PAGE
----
How to re-audit failed URLs

How to re-audit failed URLs

One of the new features added with version 3.0 was 're-audit failed URLs', a much requested feature. This is a short guide to show you how to use this function to help when auditing websites.

We recently moved some of our Hints content around, and there was a brief period where this resulted in some broken links on the site, which was the perfect opportunity to showcase this new feature.

A straightforward audit of the site shows that we have 4 broken links after the content move:

Broken URLs

These relate to Hints pages that were linked internally, and have now moved to new URLs, before any redirects have been set up:

Internal URLs not found

Since these URLs will still be 'live' links in older (pre-3.0) versions of Sitebulb, we then need to set up 301 redirects for all of these URLs, pointing at their new homes - so that they still work for users who use the old versions of the software.

Once all these redirects are in place, we could simply recrawl the site to check that everything is as we expect. And on a site this size, this would only take a couple of minutes. But imagine if you had a site with 10,000 pages, would you really want to recrawl the whole site in order to check 4 broken links?

That is where the new feature comes in. In order to only re-audit the broken URLs, all we need to do is press the Re-Audit Failed URLs button on the Audit Overview.

Re-audit failed URLs

This will trigger a pop-up confirming how many URLs will be re-audited. In our case we had 4 internal URLs and 1 external URLs that were Not Found, so 5 in total:

Confirm re-audit

Once you click Yes to this, you will be taken to the familiar crawl progress screen, and this time only the failed URLs will be queued up and crawled.

This will complete as normal, and then it will rebuild all the reports, before finally taking you back to your completed audit.

Now when we check our internal URLs, all the 'Not Found' ones have happily disappeared. In this case, they were replaced by redirects, but that's for another guide post.

Sitebulb after crawl

Important things to note

It may not be obvious, but this process does not result in a new audit. So in your project, you don't have 2 audits where previously you had 1 - you will still only have 1. In effect, you have replaced the old audit with this new one.

Since all the reports are rebuilt, this means that the graphs, Hints and data tables will also all be updated - including things like internal links and the Link Equity Score.

Use cases

Most of these ones will be obvious:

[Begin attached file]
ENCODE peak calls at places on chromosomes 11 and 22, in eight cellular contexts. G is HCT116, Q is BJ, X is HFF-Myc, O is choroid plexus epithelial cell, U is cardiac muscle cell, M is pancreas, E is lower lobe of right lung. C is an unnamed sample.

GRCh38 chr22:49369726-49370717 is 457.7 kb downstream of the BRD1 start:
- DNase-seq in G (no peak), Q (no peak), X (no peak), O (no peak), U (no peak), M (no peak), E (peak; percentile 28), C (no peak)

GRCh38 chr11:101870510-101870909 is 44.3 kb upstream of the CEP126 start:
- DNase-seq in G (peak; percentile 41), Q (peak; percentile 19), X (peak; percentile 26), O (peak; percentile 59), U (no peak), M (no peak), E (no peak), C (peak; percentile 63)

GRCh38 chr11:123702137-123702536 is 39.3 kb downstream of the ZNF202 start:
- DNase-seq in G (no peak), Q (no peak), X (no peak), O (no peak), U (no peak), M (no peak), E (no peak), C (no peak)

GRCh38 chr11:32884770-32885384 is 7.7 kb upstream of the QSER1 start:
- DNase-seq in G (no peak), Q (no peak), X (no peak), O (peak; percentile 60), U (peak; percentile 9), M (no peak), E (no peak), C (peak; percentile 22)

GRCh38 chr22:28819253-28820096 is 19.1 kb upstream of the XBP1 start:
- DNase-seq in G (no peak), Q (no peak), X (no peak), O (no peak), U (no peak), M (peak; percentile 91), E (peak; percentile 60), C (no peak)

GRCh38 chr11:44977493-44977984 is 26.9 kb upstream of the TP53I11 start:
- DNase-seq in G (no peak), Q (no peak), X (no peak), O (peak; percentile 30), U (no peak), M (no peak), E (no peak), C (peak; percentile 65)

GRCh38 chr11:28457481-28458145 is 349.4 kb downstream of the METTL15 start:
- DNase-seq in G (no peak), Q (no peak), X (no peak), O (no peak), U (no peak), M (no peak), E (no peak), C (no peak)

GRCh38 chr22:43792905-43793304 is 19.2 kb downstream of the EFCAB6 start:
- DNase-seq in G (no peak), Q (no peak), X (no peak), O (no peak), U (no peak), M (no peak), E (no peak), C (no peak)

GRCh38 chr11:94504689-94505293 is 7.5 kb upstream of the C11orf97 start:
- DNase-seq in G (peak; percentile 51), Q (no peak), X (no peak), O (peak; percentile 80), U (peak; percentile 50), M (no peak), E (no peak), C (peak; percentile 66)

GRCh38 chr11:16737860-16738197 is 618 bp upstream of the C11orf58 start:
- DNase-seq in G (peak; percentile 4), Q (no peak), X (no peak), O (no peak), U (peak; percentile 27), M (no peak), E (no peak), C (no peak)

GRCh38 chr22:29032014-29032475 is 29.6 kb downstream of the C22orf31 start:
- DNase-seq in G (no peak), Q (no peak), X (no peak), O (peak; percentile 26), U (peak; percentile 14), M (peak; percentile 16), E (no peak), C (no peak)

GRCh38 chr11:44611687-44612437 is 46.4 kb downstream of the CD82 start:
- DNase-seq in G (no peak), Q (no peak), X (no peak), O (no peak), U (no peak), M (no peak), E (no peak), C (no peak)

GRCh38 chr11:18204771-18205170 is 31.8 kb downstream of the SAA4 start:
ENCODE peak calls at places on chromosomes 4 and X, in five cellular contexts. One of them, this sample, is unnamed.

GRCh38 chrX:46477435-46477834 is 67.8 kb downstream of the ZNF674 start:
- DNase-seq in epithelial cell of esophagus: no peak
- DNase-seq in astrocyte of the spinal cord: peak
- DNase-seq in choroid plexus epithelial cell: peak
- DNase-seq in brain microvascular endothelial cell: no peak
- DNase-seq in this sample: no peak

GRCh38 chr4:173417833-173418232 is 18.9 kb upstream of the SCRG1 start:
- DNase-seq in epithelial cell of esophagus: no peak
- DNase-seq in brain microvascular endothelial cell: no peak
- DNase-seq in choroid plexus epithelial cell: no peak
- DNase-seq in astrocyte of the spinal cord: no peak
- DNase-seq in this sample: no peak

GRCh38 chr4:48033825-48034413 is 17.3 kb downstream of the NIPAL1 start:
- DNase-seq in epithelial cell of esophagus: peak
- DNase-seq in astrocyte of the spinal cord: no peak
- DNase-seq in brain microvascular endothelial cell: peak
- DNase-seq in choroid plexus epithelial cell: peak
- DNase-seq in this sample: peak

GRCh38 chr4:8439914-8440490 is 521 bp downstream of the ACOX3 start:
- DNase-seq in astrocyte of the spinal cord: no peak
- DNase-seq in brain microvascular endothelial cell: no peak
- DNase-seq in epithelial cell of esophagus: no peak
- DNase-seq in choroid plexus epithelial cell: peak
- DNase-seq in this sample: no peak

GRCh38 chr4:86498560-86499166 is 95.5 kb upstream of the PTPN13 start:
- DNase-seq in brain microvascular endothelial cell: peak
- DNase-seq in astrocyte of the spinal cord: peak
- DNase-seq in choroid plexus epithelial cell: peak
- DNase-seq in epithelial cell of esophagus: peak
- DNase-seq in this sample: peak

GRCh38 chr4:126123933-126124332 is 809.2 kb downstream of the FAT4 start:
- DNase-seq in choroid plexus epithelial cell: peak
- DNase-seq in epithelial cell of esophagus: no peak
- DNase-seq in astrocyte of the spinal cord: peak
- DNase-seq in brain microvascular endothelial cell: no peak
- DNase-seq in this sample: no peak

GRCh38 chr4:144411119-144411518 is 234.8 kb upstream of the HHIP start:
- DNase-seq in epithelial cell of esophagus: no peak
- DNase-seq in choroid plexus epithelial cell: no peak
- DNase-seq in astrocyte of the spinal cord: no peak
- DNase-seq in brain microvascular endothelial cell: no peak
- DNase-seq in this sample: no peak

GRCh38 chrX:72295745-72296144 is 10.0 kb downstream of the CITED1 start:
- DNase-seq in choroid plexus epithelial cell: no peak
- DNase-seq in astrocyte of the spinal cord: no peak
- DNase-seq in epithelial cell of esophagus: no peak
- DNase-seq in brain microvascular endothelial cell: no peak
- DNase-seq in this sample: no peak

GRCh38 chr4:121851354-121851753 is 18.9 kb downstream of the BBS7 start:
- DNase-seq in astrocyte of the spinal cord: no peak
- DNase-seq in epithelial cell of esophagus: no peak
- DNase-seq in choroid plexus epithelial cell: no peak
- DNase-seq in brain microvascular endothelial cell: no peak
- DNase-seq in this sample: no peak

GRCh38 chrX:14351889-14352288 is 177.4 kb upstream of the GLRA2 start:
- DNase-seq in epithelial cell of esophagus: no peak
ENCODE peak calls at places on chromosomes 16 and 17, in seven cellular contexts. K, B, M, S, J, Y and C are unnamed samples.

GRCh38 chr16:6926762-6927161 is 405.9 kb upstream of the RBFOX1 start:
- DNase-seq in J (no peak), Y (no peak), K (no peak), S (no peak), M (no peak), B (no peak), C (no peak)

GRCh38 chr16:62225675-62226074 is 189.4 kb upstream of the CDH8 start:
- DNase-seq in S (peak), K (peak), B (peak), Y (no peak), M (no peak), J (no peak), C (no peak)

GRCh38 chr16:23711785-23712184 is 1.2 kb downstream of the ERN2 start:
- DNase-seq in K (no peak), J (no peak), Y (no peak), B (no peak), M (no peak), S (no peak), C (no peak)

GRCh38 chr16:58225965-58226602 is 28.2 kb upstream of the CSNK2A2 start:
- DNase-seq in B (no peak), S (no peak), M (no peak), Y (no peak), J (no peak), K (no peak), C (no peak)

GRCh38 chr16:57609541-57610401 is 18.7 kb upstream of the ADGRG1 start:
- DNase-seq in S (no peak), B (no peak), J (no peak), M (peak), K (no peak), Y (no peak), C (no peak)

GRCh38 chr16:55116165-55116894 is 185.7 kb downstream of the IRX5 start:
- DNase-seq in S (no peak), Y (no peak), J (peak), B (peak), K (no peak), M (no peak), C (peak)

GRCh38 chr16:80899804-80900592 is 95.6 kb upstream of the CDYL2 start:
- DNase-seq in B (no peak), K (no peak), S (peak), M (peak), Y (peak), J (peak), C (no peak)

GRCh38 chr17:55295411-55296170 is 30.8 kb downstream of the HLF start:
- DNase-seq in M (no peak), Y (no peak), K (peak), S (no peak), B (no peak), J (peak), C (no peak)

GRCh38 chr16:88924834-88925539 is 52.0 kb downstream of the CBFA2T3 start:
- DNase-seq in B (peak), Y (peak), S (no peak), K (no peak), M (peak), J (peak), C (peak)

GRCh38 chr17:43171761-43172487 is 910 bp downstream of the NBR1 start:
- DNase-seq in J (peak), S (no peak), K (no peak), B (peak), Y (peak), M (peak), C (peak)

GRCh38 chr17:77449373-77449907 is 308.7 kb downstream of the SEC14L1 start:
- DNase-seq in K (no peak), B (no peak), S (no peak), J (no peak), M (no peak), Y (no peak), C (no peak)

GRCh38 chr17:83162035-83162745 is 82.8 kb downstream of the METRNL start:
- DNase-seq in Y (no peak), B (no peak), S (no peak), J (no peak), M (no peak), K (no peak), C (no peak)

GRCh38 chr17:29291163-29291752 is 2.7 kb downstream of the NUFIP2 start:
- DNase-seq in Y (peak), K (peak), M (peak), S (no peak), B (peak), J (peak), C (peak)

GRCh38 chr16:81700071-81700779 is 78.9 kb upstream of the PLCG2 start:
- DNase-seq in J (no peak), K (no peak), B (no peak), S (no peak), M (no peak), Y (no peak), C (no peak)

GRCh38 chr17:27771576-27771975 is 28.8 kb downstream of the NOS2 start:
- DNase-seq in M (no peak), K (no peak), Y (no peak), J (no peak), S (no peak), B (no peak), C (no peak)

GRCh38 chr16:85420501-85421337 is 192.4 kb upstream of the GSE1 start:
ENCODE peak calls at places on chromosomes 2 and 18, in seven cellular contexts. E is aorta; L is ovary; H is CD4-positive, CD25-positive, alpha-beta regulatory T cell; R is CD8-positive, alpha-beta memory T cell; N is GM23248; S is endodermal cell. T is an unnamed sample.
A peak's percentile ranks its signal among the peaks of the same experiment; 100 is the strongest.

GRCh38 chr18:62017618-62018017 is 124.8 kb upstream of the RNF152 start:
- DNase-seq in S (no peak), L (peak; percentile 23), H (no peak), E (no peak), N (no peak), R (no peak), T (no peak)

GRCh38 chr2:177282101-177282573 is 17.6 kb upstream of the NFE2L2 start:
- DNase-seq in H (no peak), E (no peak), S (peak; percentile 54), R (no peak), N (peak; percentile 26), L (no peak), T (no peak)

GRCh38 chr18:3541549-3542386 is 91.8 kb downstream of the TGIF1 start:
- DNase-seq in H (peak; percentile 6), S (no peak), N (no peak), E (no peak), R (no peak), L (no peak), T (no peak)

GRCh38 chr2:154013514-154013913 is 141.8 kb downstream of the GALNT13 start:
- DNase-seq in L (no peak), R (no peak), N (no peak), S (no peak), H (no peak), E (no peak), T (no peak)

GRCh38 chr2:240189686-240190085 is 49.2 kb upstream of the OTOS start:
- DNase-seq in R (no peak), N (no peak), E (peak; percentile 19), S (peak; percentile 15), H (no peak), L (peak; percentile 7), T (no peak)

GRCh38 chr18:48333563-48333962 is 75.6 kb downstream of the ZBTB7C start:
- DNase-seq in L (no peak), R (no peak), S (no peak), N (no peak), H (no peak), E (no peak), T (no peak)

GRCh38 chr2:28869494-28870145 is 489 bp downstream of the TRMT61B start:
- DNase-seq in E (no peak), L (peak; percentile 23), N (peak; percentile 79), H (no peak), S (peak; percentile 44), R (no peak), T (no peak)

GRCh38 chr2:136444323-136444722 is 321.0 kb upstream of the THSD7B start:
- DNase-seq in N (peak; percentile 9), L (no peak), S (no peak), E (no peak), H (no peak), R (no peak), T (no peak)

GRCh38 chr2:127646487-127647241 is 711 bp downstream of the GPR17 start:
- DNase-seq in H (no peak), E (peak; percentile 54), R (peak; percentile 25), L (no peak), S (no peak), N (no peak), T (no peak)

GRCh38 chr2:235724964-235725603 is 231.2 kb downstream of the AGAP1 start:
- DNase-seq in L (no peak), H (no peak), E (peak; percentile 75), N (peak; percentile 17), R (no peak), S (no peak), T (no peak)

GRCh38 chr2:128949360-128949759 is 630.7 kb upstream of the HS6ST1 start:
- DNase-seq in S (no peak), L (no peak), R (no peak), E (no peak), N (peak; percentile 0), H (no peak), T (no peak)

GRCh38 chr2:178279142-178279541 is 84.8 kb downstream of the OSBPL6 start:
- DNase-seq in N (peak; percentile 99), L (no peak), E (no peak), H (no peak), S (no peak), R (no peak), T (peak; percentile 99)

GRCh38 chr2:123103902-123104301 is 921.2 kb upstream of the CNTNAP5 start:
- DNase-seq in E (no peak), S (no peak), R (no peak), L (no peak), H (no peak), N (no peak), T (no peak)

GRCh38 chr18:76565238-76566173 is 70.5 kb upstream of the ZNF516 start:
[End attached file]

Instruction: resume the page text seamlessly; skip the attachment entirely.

• If you have done some work fixing broken URLs, and want to check if you got them all.
  • If your client claims to have done some work fixing broken URLs, and you want to check if they actually did anything at all!
  • If you have done some work re-instating old content, and want to check if you still have any 404s.
  • If your audit suffered from some timeouts or forbidden URLs, and you want to double check that they are still 'broken.'

Bonus secret use case

This one most definitely is not obvious. When queuing up the failed URLs to re-audit, Sitebulb will also queue in any 'Uncrawled URLs', and crawl those as well.

So, for example, let's say you are crawling a 200,000 URL website, and you get about half-way in and really want to take a look at the data, or the Crawl Map perhaps. Now, you can 'Stop' the audit (top right option on the Crawl Progress screen) so that Sitebulb moves on to creating the audit report.

It will create the report as if the audit has finished, and you can explore the results at this mid-way point. Then, to pick up crawling the site from where you left off, hit the Re-Audit Failed URLs button on the Audit Overview, as above.

This will cause Sitebulb to queue up any failed URLs, along with the 100,000 or so 'Uncrawled' that you had left in your queue, along with any new URLs it discovers along the way. This will allow you to complete the full audit as you originally intended, with all the graphs and Hints based on the updated and complete crawl data.

Eventually we will probably split these out into 2 logical features/options, but for now, this is a nifty little hack you can keep up your sleeve!

Patrick Hathaway

I am a technical SEO, a father and a part-time bread baker. For Sitebulb, I do the marketing, support and 'customer success' (which, among other things, means writing posts like this).

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